Caging: Wire mesh cages may be used, but a solid floor must be provided to prevent foot pad injuries. Platforms should be provided to allow for exercise and arranged in a way as to prevent contamination of the food and water bowls with feces. Glass aquariums or plastic containers should be avoided due to poor ventilation. Wooden cages should be used with caution as these animals may chew through the enclosure. Paper based bedding is recommended.
Bathing: Dust baths should be provided several times a week to remove oil and dirt from the fur. There are many types of commercial chinchilla dust available. The dust bath should only be left in the cage for 15-20 minutes as excessive use may lead to eye problems.
Group Housing: Chinchillas may fight when housed together, with the females being the more aggressive gender. Unless in a breeding situation, solitary caging is recommended.
Temperature: Chinchillas do not tolerate heat or humidity well. They should be kept in a cool, dry, well lit area with adequate ventilation. The optimal temperature is between 60-75 F.
Pellets: We recommend a commercially available chinchilla diet. If one can not be found, a standard rabbit or guinea pig pellet may be fed in its place. Timothy hay should also be offered as a source of dietary fiber. Generally, alfalfa hay is regarded as a treat food and not recommended as the only fiber source due to its high calcium content. Excessive consumption of alfalfa hay may lead to urinary issues.
Treats: Treats should comprise no more than 10 % of the diet. Dried fruits and fresh vegetables are excellent treats for pet chinchillas. Fresh carrots, green vegetables, and raisins may be given in moderation.
Water: Chinchillas can learn to drink from sipper type bottles. Water must be changed daily.
Chinchillas are easily restrained and rarely bite. Care must be taken to avoid ‘fur slip’. ‘Fur slip’ is the patchy shedding of fur as the result of rough handling or tension. Use a towel or washcloth to help support your chinchilla when handling.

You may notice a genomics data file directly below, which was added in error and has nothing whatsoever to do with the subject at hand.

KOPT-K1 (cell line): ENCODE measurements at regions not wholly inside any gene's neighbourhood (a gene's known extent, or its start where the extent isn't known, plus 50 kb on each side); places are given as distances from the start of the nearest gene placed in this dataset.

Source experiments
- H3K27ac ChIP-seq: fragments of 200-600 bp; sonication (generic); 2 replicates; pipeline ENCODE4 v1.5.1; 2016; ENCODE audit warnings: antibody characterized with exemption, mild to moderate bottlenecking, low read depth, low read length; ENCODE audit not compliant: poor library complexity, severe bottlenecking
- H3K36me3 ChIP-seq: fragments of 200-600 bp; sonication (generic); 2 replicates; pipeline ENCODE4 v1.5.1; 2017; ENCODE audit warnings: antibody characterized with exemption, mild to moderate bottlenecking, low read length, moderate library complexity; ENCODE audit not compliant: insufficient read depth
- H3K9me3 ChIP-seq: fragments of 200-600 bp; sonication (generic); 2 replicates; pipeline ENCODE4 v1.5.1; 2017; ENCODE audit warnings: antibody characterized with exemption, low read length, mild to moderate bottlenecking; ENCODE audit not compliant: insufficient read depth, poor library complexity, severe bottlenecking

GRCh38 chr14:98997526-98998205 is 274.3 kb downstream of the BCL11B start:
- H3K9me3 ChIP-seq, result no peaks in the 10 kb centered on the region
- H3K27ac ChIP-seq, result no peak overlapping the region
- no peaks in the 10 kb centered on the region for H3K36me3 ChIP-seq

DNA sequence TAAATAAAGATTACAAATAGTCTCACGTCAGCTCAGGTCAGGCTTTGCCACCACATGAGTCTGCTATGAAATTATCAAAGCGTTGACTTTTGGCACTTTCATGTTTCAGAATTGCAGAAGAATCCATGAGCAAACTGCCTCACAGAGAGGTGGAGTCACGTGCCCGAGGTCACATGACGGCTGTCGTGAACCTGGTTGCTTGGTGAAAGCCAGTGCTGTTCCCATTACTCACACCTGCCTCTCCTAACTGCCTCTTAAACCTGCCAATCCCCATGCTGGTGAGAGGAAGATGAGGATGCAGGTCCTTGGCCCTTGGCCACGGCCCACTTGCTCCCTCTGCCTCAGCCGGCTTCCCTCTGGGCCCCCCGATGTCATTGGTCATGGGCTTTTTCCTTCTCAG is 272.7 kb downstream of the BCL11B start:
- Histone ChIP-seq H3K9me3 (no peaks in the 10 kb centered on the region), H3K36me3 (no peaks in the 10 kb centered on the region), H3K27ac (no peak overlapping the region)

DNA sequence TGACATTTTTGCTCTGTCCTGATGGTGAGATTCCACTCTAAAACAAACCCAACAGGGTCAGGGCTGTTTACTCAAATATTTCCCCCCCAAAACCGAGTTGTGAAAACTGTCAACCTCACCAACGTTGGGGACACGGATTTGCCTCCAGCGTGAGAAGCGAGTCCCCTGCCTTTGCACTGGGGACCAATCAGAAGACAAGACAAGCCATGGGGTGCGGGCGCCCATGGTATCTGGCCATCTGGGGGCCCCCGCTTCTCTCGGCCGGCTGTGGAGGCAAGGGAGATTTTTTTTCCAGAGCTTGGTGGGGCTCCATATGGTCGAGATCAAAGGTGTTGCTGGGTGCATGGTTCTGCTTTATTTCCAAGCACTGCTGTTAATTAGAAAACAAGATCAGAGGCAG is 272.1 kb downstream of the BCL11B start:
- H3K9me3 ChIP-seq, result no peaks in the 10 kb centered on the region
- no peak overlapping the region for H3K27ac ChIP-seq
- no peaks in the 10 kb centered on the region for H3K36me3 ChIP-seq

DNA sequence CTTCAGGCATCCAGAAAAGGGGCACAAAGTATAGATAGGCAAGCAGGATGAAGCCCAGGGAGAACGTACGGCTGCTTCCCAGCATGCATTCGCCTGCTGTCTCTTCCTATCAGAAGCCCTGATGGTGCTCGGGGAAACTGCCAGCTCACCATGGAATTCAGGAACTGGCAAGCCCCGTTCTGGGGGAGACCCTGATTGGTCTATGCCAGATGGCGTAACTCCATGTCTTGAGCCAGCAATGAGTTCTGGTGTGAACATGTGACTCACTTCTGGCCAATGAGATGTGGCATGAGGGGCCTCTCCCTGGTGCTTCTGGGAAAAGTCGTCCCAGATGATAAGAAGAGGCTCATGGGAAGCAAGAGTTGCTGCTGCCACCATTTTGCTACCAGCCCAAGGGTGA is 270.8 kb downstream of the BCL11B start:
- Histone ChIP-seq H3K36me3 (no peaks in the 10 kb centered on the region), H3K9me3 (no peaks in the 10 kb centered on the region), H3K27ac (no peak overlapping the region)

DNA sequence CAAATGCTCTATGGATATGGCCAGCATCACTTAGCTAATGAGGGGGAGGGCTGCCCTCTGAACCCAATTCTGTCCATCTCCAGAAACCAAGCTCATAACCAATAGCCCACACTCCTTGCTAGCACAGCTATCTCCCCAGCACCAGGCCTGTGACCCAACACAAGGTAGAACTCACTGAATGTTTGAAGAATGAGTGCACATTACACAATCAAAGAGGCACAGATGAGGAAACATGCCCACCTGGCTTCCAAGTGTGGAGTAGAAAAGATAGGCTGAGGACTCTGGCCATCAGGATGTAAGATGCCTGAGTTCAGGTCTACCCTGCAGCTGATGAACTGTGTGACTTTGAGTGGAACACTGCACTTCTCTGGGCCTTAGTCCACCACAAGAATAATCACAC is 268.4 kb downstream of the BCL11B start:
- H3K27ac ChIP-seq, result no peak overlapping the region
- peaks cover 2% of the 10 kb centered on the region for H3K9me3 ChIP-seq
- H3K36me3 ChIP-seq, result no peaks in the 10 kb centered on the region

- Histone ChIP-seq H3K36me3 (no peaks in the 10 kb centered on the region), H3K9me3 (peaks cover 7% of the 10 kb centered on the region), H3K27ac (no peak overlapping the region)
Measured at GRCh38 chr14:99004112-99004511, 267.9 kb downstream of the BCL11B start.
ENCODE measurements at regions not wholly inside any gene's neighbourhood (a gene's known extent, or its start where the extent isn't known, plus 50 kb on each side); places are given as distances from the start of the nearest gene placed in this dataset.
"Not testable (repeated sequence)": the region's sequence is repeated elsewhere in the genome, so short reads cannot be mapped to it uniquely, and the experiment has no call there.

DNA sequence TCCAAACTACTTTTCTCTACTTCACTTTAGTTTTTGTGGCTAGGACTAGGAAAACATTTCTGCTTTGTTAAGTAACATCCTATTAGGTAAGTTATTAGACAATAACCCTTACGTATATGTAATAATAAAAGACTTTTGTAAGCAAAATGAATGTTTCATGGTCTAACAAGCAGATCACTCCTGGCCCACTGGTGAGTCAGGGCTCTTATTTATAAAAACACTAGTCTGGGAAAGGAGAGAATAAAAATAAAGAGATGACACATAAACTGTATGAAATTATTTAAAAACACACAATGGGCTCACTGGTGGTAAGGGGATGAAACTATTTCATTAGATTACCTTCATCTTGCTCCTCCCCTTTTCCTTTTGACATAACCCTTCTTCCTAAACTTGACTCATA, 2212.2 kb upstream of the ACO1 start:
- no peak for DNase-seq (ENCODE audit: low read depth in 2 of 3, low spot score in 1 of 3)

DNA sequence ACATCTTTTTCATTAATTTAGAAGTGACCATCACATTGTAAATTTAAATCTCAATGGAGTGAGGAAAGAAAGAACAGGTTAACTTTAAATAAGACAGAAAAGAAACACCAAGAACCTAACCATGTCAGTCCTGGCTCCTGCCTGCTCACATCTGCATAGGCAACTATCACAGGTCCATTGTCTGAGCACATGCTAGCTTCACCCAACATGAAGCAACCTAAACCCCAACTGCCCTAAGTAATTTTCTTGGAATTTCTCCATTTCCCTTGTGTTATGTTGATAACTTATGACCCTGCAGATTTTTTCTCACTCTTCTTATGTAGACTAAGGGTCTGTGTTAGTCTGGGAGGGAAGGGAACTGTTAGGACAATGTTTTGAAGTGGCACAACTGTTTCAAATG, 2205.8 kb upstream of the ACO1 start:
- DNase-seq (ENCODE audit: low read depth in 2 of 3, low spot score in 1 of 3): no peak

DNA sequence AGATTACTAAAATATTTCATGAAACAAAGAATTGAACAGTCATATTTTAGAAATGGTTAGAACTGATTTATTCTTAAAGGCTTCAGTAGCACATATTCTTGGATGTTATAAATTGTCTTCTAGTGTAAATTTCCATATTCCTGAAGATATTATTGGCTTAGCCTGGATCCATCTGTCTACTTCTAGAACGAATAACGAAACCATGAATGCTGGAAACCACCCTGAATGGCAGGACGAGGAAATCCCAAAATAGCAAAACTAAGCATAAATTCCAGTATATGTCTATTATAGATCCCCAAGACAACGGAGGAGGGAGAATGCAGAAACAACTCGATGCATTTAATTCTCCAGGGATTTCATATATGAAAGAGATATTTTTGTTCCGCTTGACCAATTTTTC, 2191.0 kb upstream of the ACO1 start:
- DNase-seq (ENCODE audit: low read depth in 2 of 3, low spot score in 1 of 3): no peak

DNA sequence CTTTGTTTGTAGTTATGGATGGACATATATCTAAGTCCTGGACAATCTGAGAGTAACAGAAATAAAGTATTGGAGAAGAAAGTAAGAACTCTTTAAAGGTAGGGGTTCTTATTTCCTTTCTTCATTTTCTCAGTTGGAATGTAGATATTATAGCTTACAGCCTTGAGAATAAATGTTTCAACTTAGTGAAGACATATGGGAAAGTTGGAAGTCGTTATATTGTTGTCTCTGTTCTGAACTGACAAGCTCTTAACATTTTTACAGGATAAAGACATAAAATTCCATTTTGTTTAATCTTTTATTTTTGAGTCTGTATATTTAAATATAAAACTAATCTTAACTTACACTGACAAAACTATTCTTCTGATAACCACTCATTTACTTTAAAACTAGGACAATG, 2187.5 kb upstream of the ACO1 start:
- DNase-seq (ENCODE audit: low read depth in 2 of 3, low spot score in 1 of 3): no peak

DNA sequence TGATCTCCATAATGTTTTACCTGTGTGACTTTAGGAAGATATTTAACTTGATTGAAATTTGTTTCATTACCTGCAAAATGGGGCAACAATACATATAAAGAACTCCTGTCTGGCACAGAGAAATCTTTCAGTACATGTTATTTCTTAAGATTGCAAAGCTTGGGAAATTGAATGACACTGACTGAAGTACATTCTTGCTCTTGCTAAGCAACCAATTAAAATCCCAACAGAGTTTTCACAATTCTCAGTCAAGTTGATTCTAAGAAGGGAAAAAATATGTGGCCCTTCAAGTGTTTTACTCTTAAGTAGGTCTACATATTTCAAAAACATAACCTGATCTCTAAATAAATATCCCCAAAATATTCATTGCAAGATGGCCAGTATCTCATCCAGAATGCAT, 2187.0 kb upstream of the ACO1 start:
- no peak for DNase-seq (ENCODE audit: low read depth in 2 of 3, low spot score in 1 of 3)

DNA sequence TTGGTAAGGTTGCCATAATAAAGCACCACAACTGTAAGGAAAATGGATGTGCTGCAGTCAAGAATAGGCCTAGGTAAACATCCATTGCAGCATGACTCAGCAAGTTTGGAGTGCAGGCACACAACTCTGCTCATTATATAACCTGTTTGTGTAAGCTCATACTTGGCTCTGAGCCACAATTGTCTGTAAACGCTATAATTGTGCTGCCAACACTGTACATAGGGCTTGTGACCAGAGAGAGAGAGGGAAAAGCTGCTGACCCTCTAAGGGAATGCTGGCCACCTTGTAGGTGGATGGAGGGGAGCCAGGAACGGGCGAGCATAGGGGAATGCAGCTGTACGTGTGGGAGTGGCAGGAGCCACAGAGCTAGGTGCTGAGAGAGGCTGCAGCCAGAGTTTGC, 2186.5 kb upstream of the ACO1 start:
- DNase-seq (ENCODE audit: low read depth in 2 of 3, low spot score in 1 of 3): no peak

Common Medical Conditions
Dental malocclusion: This condition also known as “slobbers” is characterized by excessive drooling or accumulation of food material under the chin. A decrease in size and amount of feces is another sign associated with this disease syndrome. It is caused by the malocclusion of the molar teeth, which then do not wear evenly creating points as the teeth grow. Trimming must be done under general anesthesia. Providing and encouraging the consumption of hay may aid in prevention of dental issues, but most cases have a genetic basis.
Heat stroke: High temperature and humidity are not tolerated well. Chinchillas in high humidity and poor ventilation will show unkempt, damp fur. Signs of heat stroke include extreme lethargy, panting and bright red mucous membranes. If these signs are seen, veterinary attention should be sought immediately.
Fur Chewing: Some of the potential causes for this behavior include boredom, dietary imbalance or hereditary factors. Providing chew toys and enrichment along with a proper diet may aid in decreasing this behavior.
Fur Ring: This is a condition that is caused by a ring of shed fur becoming stuck to and constricting the penis. It can become life threatening if left untreated. Any male chinchilla that grooms the urinary area excessively, strains to urinate or frequently produces small amounts of urine should be checked by a veterinarian for a fur ring.
Diarrhea: The most common cause of diarrhea in pet chinchillas is inappropriate diet. Overconsumption of treats and fresh green foods or the absence of high quality hay in the diet may lead to loose stool. Bacterial and parasitic infections may also cause diarrhea. Giardia, a common intestinal parasite, may be brought out by stress, overcrowding and poor husbandry.
Respiratory Disease: Upper respiratory infections are commonly seen in pet chinchillas. Signs include an increased respiratory rate and accumulation of mucous on nostrils and inside of forearms. Veterinary attention is required to treat respiratory infections.